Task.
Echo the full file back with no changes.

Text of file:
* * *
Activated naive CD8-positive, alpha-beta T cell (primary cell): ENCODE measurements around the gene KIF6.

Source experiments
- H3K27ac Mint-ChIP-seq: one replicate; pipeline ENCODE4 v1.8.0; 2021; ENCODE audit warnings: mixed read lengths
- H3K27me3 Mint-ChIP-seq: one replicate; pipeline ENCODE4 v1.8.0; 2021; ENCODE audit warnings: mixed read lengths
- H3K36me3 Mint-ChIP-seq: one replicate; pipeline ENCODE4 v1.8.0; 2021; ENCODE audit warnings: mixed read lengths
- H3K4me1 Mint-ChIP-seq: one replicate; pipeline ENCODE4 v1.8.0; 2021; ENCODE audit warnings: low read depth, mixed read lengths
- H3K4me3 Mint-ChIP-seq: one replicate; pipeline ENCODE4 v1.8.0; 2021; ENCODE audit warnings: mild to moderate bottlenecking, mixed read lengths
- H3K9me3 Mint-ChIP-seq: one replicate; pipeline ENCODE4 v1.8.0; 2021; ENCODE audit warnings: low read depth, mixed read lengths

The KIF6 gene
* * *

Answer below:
Activated naive CD8-positive, alpha-beta T cell (primary cell): ENCODE measurements around the gene KIF6.

Source experiments
- H3K27ac Mint-ChIP-seq: one replicate; pipeline ENCODE4 v1.8.0; 2021; ENCODE audit warnings: mixed read lengths
- H3K27me3 Mint-ChIP-seq: one replicate; pipeline ENCODE4 v1.8.0; 2021; ENCODE audit warnings: mixed read lengths
- H3K36me3 Mint-ChIP-seq: one replicate; pipeline ENCODE4 v1.8.0; 2021; ENCODE audit warnings: mixed read lengths
- H3K4me1 Mint-ChIP-seq: one replicate; pipeline ENCODE4 v1.8.0; 2021; ENCODE audit warnings: low read depth, mixed read lengths
- H3K4me3 Mint-ChIP-seq: one replicate; pipeline ENCODE4 v1.8.0; 2021; ENCODE audit warnings: mild to moderate bottlenecking, mixed read lengths
- H3K9me3 Mint-ChIP-seq: one replicate; pipeline ENCODE4 v1.8.0; 2021; ENCODE audit warnings: low read depth, mixed read lengths

The KIF6 gene